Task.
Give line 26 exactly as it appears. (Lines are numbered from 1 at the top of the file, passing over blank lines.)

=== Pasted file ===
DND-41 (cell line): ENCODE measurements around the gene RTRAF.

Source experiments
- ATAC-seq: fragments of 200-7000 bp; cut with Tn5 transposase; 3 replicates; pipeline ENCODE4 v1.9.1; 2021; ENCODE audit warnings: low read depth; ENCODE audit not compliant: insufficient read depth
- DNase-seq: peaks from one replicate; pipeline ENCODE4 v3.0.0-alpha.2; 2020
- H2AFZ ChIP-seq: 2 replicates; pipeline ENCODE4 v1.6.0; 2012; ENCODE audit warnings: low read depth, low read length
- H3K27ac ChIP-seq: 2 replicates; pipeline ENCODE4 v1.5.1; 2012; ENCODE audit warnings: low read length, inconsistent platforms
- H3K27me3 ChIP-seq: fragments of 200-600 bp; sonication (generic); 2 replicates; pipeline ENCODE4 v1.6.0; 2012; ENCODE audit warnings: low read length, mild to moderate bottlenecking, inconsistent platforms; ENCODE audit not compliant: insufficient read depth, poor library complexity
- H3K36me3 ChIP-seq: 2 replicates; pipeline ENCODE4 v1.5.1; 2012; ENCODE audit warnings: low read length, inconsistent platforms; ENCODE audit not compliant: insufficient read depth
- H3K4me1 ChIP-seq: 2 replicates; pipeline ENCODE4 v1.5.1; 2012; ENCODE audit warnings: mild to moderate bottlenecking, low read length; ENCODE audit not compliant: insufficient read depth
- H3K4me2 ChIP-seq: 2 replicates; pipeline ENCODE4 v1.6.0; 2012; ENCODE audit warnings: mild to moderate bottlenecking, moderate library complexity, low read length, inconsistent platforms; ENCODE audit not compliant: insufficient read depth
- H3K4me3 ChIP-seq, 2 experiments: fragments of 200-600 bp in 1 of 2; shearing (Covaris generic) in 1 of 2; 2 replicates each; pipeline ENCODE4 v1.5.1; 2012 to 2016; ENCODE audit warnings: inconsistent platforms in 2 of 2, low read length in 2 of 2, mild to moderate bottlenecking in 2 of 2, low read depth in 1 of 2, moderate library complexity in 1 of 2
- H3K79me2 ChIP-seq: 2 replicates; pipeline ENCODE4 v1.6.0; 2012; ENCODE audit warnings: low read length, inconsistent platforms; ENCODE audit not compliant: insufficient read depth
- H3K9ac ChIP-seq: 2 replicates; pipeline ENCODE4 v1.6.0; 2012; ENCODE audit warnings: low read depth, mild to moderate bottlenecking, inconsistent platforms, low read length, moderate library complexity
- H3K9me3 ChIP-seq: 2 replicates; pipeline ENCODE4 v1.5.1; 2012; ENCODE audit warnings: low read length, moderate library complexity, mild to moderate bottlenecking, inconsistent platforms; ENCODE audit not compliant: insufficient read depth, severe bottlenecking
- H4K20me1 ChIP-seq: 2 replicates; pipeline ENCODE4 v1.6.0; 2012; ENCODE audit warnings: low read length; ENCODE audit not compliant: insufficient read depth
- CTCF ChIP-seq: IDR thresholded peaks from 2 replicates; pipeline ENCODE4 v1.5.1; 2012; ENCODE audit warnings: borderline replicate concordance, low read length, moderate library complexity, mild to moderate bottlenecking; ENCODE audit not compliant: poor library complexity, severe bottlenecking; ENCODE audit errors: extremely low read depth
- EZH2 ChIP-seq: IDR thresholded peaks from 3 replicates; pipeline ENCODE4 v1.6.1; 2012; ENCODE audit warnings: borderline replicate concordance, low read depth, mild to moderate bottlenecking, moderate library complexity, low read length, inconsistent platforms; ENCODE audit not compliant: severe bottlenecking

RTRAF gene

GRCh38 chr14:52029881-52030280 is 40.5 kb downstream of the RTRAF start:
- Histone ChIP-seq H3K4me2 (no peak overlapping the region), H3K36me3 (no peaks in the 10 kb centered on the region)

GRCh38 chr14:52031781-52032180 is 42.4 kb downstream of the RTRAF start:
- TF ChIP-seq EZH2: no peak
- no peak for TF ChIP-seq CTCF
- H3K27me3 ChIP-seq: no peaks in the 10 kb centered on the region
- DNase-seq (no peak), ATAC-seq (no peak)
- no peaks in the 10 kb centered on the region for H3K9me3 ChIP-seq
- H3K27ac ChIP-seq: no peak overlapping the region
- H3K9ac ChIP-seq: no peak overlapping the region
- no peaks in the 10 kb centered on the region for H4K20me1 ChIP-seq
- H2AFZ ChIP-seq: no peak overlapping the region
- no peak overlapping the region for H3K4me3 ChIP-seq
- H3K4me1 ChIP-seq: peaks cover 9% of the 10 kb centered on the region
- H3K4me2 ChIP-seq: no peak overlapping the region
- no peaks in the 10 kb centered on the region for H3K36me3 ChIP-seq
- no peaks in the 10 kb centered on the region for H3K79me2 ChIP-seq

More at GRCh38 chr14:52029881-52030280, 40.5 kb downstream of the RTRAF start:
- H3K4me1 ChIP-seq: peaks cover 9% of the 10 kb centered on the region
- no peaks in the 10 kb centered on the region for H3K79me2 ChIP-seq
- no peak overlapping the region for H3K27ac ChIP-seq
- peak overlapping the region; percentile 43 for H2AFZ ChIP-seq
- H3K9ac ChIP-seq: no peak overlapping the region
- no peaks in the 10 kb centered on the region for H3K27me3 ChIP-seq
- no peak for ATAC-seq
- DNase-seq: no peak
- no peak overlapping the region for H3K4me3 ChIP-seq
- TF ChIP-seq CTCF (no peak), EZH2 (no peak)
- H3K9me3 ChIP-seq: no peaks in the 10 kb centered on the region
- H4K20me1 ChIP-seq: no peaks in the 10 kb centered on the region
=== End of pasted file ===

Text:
- no peaks in the 10 kb centered on the region for H3K9me3 ChIP-seq